The State of Connecticut and Connecticut Academy of Science and Engineering have awarded the 2019 Connecticut Medal of Science to Pasko Rakic, MD, PhD, Dorys McConnell Duberg Professor of Neuroscience and Professor of Neurology at Yale School of Medicine.
The award is the state’s highest honor for scientific achievement in fields crucial to Connecticut’s economic competitiveness and social well-being. Rakic was selected for his work establishing fundamental molecular and cellular mechanisms for the development of the cerebral cortex, the most complex structure in the universe. He will accept the award at the 44th Annual Meeting and Dinner of the Academy on May 28, 2019 in Cromwell.
His discoveries have profound implications for neuropsychiatric disorders, the most disabling medical conditions worldwide. The processes of neuronal production, migration, and synaptic connections in the developing brain that he identified have been implicated in developmental disorders of childhood onset, such as autism and intellectual disability, among many others. His observations also have informed the understanding of psychiatric and neurologic disorders of adulthood including schizophrenia, dementia, and epilepsy.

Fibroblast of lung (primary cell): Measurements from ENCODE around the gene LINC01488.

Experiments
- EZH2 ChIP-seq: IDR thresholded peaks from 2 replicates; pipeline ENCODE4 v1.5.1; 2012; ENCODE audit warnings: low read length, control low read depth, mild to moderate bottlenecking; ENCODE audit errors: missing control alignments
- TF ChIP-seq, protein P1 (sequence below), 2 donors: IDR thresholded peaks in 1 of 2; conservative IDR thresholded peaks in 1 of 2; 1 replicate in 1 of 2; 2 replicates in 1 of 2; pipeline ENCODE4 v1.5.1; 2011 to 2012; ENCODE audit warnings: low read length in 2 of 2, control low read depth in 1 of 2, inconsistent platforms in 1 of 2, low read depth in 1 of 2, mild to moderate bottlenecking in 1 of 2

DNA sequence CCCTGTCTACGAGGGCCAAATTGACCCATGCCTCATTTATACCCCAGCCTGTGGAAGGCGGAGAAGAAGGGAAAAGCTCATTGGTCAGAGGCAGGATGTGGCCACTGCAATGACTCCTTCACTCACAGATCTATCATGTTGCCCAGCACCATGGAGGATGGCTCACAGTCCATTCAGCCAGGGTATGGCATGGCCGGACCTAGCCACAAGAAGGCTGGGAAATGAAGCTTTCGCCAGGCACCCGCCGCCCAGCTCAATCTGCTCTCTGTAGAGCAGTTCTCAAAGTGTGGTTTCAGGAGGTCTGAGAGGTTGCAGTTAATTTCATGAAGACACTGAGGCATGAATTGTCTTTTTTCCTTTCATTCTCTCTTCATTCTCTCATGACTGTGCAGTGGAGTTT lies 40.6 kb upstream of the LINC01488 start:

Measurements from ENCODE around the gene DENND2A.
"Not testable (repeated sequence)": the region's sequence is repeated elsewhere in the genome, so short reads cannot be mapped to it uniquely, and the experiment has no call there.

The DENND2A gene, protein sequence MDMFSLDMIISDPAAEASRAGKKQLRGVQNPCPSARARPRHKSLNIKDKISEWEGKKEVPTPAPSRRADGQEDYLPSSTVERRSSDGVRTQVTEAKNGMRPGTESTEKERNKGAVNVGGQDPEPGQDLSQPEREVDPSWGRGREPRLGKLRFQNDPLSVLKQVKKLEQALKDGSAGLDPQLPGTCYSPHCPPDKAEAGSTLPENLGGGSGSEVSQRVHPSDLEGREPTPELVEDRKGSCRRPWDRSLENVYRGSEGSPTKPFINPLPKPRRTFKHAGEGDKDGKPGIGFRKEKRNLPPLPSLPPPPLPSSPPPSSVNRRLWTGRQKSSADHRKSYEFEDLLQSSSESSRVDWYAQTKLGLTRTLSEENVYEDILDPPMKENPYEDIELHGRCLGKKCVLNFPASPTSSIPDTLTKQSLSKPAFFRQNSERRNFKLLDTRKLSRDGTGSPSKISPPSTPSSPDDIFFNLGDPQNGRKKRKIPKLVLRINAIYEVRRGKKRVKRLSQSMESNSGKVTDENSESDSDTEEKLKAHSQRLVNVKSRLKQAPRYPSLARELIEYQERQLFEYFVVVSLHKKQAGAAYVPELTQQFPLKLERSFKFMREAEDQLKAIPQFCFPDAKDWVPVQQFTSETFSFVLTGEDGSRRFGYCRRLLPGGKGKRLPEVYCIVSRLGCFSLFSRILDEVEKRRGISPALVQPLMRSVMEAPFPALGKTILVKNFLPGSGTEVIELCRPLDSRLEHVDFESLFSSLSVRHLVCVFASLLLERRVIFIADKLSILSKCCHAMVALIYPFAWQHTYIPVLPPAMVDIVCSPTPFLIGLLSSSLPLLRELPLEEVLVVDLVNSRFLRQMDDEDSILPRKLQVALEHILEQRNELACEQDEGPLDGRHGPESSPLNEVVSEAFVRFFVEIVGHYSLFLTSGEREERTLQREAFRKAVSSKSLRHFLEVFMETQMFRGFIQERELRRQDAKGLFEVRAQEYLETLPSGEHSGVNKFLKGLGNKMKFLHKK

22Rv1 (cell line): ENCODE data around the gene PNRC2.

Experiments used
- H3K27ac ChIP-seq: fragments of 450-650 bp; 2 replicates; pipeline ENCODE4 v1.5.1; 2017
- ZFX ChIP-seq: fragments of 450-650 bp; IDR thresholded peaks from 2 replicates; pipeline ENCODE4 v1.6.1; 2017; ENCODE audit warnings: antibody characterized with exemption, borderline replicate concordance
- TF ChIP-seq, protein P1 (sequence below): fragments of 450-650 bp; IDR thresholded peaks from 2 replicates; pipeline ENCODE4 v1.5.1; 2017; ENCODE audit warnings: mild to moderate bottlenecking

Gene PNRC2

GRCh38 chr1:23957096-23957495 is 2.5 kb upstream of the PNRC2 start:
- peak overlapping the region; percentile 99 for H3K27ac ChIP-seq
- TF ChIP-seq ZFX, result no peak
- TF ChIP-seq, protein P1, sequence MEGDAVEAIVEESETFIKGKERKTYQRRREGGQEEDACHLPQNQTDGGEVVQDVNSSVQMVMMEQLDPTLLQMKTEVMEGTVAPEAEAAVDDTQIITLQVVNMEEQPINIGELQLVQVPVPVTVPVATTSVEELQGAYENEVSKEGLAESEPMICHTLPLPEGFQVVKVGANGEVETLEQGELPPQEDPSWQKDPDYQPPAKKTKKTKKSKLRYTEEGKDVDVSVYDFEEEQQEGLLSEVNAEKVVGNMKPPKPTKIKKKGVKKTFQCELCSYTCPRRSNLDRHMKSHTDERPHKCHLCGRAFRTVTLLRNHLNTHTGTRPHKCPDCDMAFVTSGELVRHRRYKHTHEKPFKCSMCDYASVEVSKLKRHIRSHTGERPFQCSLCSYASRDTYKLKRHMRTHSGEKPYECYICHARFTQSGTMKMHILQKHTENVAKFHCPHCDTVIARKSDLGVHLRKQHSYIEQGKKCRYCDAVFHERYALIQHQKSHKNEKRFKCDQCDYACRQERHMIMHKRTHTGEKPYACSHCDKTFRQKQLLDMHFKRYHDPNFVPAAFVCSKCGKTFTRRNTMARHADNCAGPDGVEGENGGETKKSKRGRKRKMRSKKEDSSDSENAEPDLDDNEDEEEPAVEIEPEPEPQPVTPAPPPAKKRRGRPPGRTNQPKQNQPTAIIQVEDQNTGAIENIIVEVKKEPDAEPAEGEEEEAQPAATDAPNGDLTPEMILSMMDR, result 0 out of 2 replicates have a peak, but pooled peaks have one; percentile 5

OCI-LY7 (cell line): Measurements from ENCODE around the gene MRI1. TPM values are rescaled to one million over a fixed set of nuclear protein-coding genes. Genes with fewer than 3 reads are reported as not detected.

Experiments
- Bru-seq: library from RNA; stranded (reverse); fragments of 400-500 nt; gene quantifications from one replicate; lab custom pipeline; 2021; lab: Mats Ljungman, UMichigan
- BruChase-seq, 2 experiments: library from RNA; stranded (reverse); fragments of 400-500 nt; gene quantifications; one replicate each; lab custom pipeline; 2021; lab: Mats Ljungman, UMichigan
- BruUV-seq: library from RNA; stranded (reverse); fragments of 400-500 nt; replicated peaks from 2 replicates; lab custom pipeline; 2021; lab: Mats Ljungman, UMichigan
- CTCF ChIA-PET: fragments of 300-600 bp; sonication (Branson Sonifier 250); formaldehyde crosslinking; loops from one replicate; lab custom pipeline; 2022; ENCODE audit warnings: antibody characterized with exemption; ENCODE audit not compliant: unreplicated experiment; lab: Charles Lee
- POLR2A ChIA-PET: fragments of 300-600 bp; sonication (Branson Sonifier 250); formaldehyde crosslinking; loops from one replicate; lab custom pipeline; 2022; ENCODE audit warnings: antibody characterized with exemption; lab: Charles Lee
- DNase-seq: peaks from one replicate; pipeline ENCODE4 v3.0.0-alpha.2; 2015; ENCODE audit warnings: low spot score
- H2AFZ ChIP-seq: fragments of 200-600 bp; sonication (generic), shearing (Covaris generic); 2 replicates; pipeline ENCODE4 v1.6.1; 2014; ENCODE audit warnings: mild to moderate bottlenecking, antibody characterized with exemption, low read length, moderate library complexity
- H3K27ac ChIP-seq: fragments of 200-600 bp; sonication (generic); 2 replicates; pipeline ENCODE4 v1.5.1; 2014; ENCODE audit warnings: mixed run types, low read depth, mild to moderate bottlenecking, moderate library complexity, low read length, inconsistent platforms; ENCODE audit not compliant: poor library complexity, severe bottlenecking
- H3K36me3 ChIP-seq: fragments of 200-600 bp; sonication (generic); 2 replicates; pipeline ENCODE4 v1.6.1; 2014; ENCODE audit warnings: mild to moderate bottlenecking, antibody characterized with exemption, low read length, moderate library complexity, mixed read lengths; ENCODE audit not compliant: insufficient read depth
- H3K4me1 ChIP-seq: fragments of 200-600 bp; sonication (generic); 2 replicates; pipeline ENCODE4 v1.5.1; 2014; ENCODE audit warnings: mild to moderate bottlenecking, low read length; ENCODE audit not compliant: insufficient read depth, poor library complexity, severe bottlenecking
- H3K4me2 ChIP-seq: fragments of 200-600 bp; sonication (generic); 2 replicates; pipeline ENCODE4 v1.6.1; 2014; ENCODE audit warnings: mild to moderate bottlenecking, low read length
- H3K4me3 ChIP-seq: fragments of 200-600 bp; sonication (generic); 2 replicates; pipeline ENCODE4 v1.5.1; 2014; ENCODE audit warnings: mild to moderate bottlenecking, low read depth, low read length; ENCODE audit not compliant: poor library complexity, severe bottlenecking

His pioneering work has set the stage for treatments that hope to target disturbances in brain development. That might have a transformative impact on the lives of patients, families, and society. Thus, his discoveries have enormous implications for public health.
“Connecticut is home to some of the nation’s leading scientists who are pushing the envelope and making revolutionary discoveries that are having a global impact,” Gov. Ned Lamont said. “The scientific community here in Connecticut reflects our legacy of innovation. In this case, Professor Rakic’s work is having a life-altering impact on people whose health may be at-risk. On behalf of the entire state, I want to congratulate Professor Rakic on receiving Connecticut’s highest honor for scientific achievement.”
Rakic earned an MD and PhD from the Belgrade University. He was one of the founding recipients of the Kavli Prize, considered to be the most prominent neuroscience prize in the world. He is a member of the National Academy of Sciences, the American Academy of Science, National Academy of Medicine, and of numerous foreign academies, including Norway, Spain, and Royal Academy (UK).
Modeled after the National Medal of Science, the Connecticut Medal of Science is bestowed by the State of Connecticut, with assistance from the Connecticut Academy of Science and Engineering, in alternate years with the Connecticut Medal of Technology.